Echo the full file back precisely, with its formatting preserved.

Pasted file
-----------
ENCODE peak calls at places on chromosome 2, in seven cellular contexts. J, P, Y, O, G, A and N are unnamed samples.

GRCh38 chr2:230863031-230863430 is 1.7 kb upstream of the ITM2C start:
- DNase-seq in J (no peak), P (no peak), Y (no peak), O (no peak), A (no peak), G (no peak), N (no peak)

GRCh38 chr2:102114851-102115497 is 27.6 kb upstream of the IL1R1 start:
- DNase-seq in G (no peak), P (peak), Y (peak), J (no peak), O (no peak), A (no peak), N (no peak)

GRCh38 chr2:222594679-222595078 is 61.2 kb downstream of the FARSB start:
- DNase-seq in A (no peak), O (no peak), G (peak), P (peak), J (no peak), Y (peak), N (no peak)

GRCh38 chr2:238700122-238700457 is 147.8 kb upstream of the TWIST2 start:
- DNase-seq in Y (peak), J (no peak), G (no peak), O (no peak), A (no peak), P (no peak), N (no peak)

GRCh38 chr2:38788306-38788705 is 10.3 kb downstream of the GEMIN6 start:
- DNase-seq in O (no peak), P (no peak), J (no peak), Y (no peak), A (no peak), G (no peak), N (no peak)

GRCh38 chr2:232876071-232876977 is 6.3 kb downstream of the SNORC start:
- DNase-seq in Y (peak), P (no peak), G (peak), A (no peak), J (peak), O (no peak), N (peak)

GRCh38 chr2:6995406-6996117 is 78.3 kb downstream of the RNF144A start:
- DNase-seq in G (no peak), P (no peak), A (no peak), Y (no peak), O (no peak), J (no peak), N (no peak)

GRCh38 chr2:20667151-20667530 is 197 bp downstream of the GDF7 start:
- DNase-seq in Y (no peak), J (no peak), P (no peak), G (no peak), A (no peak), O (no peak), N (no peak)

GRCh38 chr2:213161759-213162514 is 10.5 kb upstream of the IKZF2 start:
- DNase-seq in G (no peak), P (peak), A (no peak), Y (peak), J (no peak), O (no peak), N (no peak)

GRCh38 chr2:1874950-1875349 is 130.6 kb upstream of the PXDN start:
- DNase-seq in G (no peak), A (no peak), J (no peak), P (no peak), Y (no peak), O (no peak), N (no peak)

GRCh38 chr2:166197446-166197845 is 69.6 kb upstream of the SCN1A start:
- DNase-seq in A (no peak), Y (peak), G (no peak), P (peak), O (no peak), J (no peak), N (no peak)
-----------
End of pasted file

ENCODE peak calls at places on chromosome 2, in seven cellular contexts. J, P, Y, O, G, A and N are unnamed samples.

GRCh38 chr2:230863031-230863430 is 1.7 kb upstream of the ITM2C start:
- DNase-seq in J (no peak), P (no peak), Y (no peak), O (no peak), A (no peak), G (no peak), N (no peak)

GRCh38 chr2:102114851-102115497 is 27.6 kb upstream of the IL1R1 start:
- DNase-seq in G (no peak), P (peak), Y (peak), J (no peak), O (no peak), A (no peak), N (no peak)

GRCh38 chr2:222594679-222595078 is 61.2 kb downstream of the FARSB start:
- DNase-seq in A (no peak), O (no peak), G (peak), P (peak), J (no peak), Y (peak), N (no peak)

GRCh38 chr2:238700122-238700457 is 147.8 kb upstream of the TWIST2 start:
- DNase-seq in Y (peak), J (no peak), G (no peak), O (no peak), A (no peak), P (no peak), N (no peak)

GRCh38 chr2:38788306-38788705 is 10.3 kb downstream of the GEMIN6 start:
- DNase-seq in O (no peak), P (no peak), J (no peak), Y (no peak), A (no peak), G (no peak), N (no peak)

GRCh38 chr2:232876071-232876977 is 6.3 kb downstream of the SNORC start:
- DNase-seq in Y (peak), P (no peak), G (peak), A (no peak), J (peak), O (no peak), N (peak)

GRCh38 chr2:6995406-6996117 is 78.3 kb downstream of the RNF144A start:
- DNase-seq in G (no peak), P (no peak), A (no peak), Y (no peak), O (no peak), J (no peak), N (no peak)

GRCh38 chr2:20667151-20667530 is 197 bp downstream of the GDF7 start:
- DNase-seq in Y (no peak), J (no peak), P (no peak), G (no peak), A (no peak), O (no peak), N (no peak)

GRCh38 chr2:213161759-213162514 is 10.5 kb upstream of the IKZF2 start:
- DNase-seq in G (no peak), P (peak), A (no peak), Y (peak), J (no peak), O (no peak), N (no peak)

GRCh38 chr2:1874950-1875349 is 130.6 kb upstream of the PXDN start:
- DNase-seq in G (no peak), A (no peak), J (no peak), P (no peak), Y (no peak), O (no peak), N (no peak)

GRCh38 chr2:166197446-166197845 is 69.6 kb upstream of the SCN1A start:
- DNase-seq in A (no peak), Y (peak), G (no peak), P (peak), O (no peak), J (no peak), N (no peak)